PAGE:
I understand that for our friends from the Progressive Conservative party Moncton, Vancouver, and the West are important, but it is about time that they should have a national view of the transportation problem and therefore they should recognize the importance of giving powers to a Commission by showing confidence in the Minister; it will always be time for a change of either the Commission or the Minister if this does not work.

Topic:   GOVERNMENT ORDERS
Subtopic:   RAILWAY RELOCATION AND CROSSING ACT
Sub-subtopic:   PROVISION FOR PLANNING, ACQUISITION OF LAND, GRANTS, GRADE CROSSING ASSISTANCE
Permalink
PC

Elmer MacIntosh MacKay

Progressive Conservative

Mr. MacKay:

Mr. Chairman, I want to be very brief. I have already had the opportunity of speaking on this bill during second reading, but I do want to ask the minister a brief supplementary question or a question further to the point brought out by my colleague, the hon. member for Vegreville.

I do not have section 64 of the National Transportation Act before me, but having regard to the answer he gave my colleague I am wondering about section 64(2), which is to the effect that an appeal lies from a decision of the commission to the Supreme Court of Canada on a question of law or jurisdiction, upon leave being obtained from a judge of the supreme court. I believe there is a period of 30 days within which this process can be instituted. I am wondering whether the minister would not agree that if section 64 does apply-and I am happy that in his opinion and the opinion of his advisers it does-it would be better to have a specific section expressly setting this out in the act. Perhaps we should spell out some of the provisions so that we are not caught up with this question of jurisdiction and so it does not turn out that, in theory, this section might apply but in practice is difficult to implement.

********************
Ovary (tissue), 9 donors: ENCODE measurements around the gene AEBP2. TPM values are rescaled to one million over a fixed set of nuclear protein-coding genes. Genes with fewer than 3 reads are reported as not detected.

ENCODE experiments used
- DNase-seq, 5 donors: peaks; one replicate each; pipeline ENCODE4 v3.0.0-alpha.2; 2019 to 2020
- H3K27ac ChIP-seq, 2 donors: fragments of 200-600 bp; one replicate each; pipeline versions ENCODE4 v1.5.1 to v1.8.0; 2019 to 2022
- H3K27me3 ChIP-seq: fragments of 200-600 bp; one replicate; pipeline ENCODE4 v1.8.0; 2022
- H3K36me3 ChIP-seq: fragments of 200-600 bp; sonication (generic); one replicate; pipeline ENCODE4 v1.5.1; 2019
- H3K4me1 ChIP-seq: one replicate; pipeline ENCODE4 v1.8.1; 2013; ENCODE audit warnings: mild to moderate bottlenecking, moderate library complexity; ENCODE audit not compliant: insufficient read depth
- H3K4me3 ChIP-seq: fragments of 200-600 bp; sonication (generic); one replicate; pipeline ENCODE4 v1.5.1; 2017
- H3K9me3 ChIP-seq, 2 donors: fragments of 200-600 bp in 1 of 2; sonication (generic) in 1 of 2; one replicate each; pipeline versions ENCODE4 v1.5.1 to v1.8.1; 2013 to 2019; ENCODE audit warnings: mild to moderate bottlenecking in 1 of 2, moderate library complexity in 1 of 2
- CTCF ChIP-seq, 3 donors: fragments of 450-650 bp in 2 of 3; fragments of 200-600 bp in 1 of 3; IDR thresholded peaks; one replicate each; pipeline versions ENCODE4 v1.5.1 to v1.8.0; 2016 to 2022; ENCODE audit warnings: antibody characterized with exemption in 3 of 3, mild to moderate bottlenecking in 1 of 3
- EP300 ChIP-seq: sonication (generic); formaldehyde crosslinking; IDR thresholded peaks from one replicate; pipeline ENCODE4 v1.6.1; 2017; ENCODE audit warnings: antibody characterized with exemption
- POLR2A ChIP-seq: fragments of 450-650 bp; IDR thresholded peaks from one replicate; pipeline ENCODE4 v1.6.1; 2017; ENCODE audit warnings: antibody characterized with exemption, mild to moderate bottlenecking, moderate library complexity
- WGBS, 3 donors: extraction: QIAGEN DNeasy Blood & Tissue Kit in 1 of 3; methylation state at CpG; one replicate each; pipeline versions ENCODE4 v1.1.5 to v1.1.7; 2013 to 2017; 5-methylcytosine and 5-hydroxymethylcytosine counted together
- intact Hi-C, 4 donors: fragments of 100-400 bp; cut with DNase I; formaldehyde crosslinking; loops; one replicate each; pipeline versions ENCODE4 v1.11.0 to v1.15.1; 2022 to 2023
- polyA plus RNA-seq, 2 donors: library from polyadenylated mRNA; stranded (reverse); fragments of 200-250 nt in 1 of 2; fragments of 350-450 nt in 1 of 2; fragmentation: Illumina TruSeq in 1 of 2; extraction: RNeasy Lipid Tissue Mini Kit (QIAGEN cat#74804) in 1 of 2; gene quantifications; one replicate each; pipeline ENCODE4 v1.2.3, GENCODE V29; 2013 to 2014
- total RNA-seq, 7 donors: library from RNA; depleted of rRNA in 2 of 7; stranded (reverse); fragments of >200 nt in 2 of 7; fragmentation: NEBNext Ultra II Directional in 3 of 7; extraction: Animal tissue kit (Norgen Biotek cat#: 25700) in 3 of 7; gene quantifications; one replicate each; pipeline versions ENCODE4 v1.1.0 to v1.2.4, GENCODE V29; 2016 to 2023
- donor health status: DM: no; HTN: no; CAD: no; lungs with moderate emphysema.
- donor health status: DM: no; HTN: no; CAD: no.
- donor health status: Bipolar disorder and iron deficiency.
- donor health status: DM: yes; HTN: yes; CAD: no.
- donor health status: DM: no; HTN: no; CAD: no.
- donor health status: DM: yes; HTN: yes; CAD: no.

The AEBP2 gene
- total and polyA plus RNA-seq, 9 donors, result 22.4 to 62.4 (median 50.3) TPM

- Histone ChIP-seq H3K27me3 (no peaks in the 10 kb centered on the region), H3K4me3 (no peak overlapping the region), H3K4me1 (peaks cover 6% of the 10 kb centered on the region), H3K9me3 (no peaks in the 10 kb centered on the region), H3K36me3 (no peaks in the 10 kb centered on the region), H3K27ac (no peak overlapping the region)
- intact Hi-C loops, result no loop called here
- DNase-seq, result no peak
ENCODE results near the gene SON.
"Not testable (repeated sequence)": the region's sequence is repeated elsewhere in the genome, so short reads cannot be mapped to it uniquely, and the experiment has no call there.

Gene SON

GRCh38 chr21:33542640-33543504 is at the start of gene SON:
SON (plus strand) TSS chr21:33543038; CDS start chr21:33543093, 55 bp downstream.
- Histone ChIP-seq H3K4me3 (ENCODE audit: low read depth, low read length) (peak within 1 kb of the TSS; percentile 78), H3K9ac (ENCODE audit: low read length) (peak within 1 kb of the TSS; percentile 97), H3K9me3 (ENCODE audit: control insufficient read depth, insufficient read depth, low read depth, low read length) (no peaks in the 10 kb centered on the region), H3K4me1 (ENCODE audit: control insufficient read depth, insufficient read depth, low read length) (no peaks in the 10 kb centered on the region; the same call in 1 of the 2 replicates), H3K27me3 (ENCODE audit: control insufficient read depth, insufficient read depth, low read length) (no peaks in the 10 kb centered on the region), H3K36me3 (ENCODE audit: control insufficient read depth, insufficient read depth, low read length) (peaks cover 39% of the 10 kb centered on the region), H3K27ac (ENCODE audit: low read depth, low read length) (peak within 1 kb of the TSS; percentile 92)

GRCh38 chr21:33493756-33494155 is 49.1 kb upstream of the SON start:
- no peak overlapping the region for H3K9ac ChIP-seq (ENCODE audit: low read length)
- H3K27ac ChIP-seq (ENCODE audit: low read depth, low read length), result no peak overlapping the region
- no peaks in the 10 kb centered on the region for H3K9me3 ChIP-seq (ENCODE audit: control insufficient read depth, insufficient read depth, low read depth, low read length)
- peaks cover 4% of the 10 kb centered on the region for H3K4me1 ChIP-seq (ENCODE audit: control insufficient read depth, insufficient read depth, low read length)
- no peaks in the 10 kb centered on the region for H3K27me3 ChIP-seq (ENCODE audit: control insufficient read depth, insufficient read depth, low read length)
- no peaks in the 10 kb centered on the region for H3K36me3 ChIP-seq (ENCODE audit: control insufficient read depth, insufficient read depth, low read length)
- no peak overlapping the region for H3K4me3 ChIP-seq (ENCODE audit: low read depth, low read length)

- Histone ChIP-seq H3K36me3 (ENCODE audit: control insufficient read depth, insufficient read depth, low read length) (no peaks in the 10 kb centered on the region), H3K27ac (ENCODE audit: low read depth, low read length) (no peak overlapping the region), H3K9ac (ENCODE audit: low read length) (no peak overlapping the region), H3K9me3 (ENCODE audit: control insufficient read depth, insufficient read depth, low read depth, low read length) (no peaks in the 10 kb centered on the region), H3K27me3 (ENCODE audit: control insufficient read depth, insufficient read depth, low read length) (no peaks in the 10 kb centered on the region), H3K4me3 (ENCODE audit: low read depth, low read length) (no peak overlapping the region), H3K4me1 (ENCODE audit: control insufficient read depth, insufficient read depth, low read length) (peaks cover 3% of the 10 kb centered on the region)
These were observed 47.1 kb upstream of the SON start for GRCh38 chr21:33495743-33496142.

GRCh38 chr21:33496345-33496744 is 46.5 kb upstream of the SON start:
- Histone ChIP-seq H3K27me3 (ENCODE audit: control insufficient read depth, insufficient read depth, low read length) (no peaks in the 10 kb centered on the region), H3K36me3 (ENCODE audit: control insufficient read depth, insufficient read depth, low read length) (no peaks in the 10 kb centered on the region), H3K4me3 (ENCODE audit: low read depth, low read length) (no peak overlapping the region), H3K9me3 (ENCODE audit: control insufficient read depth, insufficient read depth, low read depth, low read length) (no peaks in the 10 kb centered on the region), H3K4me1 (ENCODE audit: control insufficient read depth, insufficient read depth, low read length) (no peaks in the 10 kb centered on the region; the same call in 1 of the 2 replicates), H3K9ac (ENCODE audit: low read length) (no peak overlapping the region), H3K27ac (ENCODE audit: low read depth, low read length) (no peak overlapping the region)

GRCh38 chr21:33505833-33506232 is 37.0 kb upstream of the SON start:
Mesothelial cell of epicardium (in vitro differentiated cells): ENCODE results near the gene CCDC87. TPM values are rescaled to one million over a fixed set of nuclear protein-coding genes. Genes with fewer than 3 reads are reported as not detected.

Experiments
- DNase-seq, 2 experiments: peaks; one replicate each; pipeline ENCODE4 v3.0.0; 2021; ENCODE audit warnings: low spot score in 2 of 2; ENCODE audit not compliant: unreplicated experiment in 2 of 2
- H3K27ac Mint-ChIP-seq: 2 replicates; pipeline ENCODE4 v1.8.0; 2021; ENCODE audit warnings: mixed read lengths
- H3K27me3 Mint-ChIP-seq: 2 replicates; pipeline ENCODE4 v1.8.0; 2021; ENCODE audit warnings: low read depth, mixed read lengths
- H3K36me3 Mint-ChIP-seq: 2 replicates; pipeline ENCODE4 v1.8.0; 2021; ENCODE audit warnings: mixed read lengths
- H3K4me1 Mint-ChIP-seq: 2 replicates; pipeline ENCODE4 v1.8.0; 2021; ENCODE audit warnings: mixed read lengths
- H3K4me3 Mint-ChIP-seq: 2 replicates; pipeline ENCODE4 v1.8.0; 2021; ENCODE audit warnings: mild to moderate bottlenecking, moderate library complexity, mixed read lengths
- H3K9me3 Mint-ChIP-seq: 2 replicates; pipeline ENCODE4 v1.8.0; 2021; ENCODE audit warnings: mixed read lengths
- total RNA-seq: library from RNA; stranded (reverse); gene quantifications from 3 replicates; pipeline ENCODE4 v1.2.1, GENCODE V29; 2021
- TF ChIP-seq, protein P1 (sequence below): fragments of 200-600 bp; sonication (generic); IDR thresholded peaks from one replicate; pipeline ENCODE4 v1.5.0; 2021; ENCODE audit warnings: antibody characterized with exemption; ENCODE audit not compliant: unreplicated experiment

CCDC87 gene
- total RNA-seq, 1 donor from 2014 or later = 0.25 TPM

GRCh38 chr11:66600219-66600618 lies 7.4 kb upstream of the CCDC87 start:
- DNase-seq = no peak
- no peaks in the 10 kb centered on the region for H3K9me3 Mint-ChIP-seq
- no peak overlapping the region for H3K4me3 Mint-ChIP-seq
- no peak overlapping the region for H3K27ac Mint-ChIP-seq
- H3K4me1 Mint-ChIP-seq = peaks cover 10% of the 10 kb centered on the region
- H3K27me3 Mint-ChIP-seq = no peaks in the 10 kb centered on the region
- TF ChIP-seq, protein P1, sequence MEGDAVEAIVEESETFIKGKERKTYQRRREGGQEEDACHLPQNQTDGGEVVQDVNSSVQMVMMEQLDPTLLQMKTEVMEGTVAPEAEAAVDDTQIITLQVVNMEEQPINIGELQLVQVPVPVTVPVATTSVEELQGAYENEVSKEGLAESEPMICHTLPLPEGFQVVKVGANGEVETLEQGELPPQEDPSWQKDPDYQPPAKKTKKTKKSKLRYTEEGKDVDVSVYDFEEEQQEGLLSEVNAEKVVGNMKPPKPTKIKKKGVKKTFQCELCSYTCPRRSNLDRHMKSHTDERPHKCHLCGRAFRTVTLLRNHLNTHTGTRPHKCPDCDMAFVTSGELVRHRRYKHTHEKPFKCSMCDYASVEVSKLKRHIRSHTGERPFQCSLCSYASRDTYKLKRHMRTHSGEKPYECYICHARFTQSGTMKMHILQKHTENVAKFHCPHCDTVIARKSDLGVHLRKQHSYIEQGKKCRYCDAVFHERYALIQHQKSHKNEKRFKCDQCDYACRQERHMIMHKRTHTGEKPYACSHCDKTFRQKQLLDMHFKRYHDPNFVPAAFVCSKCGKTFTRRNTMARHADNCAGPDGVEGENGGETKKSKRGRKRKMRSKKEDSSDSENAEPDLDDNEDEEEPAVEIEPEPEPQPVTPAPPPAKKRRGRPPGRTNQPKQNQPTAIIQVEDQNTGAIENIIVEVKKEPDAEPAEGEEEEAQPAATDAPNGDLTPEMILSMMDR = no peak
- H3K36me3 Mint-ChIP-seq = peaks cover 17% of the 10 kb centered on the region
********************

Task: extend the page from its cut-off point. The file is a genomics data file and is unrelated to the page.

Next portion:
What I am really suggesting is that, if this particular section is to apply, then there ought to be some effort made through this legislation to tailor it so it can apply as quickly as possible, without any problems arising as a result of the transposition of the provisions of this legisla-

April 30, 1974

Relocation of Railway Lines

tion to that area of the National Transportation Act where section 64 was originally intended to apply.

Topic:   GOVERNMENT ORDERS
Subtopic:   RAILWAY RELOCATION AND CROSSING ACT
Sub-subtopic:   PROVISION FOR PLANNING, ACQUISITION OF LAND, GRANTS, GRADE CROSSING ASSISTANCE
Permalink
LIB

Stanley Ronald Basford (Minister of State for Urban Affairs)

Liberal

Mr. Basford:

Mr. Chairman, the commission referred to in this section is the Canadian Transport Commission, which would be subject to all the rules of its founding statute, namely the Canadian Transport Commission Act. So the answer to the hon. member's question is in the affirmative, namely that the rules and regulations set out in the National Transportation Act relative to the composition and rights of the Canadian Transport Commission would apply to the commission as spelled out in this legislation.

Topic:   GOVERNMENT ORDERS
Subtopic:   RAILWAY RELOCATION AND CROSSING ACT
Sub-subtopic:   PROVISION FOR PLANNING, ACQUISITION OF LAND, GRANTS, GRADE CROSSING ASSISTANCE
Permalink
PC

Elmer MacIntosh MacKay

Progressive Conservative